(The following is an excerpt from the book I’m writing about our Guatemala experience.)

I didn’t realize how much stress I was feeling in the first house we had in Guatemala until we’d finally left it. The lack of natural light throughout the house, the termite problem, the sounds of animal life on the roof with things dropping down from the ceiling.

I didn’t much care for Lucas, the guardian, either. When we’d moved in, he said he’d be there twice a week and would take the trash down the lane and out to the street. He never once did that. He didn’t come twice a week, sometimes only twice a month. I wouldn’t have cared except I knew Morris was paying him to do the gardening twice a week, and to take care of the place.

But Lucas didn’t think he was getting paid enough for his time, so he did what I came to learn was common among laborers: they cut back the time they worked to fit the pay they received. I realized Alicia our housekeeper was doing this too. We’d agreed on so much a day, and she got everything done in about five hours work rather than eight. This gave her a rate of 10 quetzales an hour rather than the 7.50  I thought I’d be paying her. It was okay really, as long as she got the work done.

When Lucas worked he always looked through the windows to see if we were home and what we were up to. This unnerved me. One day he was out there and I didn’t feel like I could get my shower until he’d left, because I felt the lack of privacy. I was writing in the living room, hearing the animal noises louder than usual. I noticed in the ceiling just outside our bathroom a squirrel was making his way through an opening in the rafters. I watched the squirrel for a few minutes until I saw him come through to our side of the ceiling.

This was one day I was glad Lucas was there. I called for him to come see, there was an animal inside the house. I didn’t know the Spanish word for squirrel but Lucas understood animal. “Animales” is a word I heard used often to refer to insects, rodents or any such thing in or near the house that didn’t belong there.

Lucas was quick to fix the situation, climbing up on the roof and nailing down some pieces of tin that were in the carport. With him up there, I felt even less inclined to shower. By the time he was done it was past noon, and I was feeling very annoyed and stressed by the interference to my routine.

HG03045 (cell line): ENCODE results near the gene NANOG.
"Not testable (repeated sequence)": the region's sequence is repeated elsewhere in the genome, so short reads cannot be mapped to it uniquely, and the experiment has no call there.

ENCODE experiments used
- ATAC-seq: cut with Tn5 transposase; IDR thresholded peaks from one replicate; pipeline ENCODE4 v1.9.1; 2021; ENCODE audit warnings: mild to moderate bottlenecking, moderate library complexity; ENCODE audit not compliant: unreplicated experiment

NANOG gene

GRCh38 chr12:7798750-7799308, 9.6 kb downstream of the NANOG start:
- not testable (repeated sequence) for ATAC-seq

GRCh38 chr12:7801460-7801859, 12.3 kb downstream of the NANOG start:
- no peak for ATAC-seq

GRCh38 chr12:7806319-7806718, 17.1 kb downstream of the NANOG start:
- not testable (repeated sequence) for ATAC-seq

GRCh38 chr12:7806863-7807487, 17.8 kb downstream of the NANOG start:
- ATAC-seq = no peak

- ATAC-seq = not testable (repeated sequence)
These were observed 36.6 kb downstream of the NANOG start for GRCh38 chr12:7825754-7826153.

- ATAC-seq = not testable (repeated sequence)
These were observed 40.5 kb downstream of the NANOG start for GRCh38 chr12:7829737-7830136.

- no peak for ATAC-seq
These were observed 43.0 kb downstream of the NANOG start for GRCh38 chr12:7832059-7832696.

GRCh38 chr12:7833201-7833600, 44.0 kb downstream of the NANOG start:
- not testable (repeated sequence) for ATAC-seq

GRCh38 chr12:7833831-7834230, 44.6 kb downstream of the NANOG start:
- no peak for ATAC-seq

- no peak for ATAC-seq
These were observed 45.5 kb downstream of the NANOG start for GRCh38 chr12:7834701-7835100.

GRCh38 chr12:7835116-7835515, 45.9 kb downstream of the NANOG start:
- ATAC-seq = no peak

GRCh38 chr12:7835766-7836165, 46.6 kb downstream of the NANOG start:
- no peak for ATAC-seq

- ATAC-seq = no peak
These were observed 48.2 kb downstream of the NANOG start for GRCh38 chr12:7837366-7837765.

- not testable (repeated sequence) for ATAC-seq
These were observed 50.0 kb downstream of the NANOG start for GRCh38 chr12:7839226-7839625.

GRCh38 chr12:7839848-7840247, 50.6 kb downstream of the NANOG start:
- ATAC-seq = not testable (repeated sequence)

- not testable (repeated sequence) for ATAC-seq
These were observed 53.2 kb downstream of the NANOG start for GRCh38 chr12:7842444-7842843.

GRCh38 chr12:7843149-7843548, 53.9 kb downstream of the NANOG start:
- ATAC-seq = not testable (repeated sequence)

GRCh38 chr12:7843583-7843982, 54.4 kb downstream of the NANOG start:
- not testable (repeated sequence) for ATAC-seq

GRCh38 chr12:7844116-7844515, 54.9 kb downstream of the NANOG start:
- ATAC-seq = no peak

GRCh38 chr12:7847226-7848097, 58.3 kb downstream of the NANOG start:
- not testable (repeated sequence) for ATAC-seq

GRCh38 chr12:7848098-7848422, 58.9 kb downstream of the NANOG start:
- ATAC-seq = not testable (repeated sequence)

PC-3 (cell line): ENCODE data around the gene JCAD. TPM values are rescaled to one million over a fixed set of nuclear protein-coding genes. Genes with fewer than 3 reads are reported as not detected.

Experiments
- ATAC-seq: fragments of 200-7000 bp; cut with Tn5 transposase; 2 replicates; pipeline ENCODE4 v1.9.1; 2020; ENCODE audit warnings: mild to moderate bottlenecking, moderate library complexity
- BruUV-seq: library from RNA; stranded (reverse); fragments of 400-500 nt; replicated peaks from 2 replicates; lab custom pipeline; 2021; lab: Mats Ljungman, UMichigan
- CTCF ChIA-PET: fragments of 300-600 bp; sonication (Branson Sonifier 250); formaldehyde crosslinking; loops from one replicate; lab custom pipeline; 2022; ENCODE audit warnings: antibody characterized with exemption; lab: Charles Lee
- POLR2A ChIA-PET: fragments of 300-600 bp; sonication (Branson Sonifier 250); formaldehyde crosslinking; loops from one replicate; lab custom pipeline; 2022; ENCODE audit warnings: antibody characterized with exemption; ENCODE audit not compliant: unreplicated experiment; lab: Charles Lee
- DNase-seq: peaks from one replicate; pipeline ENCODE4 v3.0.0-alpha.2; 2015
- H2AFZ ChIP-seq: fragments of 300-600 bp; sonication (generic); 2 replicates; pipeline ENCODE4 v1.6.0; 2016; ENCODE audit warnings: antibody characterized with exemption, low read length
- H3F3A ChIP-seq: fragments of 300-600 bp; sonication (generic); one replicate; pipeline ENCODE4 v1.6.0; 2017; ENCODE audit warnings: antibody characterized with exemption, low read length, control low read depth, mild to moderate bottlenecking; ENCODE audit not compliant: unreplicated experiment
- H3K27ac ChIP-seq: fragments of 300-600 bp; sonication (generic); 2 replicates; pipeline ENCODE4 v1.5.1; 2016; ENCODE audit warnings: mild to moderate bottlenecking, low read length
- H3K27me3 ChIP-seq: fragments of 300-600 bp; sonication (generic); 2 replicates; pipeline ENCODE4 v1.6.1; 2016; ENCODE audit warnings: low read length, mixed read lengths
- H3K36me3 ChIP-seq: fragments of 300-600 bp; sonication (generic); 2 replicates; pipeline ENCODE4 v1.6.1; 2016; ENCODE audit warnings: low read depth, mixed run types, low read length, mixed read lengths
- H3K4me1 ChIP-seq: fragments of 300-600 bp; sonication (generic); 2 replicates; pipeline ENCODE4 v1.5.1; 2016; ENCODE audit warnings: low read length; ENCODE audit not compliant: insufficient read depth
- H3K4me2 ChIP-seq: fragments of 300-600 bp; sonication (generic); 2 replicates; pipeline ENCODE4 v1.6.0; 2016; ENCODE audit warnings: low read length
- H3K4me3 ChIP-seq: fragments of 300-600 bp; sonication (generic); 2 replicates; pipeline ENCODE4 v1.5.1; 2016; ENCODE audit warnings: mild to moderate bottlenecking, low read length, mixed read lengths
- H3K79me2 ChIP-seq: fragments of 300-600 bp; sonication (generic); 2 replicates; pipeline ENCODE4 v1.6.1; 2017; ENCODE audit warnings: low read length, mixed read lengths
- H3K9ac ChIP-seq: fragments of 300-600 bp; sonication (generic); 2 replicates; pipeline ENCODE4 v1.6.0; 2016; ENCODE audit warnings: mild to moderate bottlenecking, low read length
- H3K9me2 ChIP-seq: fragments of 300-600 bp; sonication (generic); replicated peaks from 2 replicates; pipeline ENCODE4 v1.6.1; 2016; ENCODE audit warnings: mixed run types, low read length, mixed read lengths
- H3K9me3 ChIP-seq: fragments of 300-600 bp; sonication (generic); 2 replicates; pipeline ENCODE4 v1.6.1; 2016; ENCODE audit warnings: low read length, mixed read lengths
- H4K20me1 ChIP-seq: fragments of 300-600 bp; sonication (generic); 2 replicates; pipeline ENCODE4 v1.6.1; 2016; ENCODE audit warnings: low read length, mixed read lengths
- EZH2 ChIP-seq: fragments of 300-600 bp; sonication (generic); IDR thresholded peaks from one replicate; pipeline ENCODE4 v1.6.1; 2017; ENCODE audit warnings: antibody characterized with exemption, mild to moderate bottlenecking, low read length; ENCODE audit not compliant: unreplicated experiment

I was finally done with my shower when I heard Jessica, my daughter-in-law calling out from the front patio. I figured she was coming by to see if I wanted to go to Dispensa or the mercado with her, which was something she often did. Jessica liked companionship. She was left alone most of every day with Emree while Travis worked long hours at the hotel. I wasn’t the best companion, needing a great deal of alone time to finish my book, but I was pretty much her only option.

Being way behind schedule I decided to ignore her and let her go on her shopping trip without me. Then I heard the key in the lock and thought, Why is she letting herself in the house?

I rushed out of the bathroom and met her at the door, saying abruptly, “What are you doing with a key to our house?”

Poor Jessica turned as pale and upset as if I was one of the animales that had just bit her hand. But she managed to say, “We’re at our new place getting it ready to move in, and there isn’t any food there. JC gave me the key and said to come get the food he’d left here the other day. I came earlier, and knocked and called out but you didn’t answer, so I thought you weren’t home.”

Apparently she’d come when I was in the shower. This time she’d come back with a key to let herself in and get food for them. Their place was just down the street from us, in one of the alleyways off the main street of Barrio Norte. It needed a lot of work before it could be inhabitable: cleaning, paint, a table and shelves for the kitchen, and bamboo on the gate for privacy.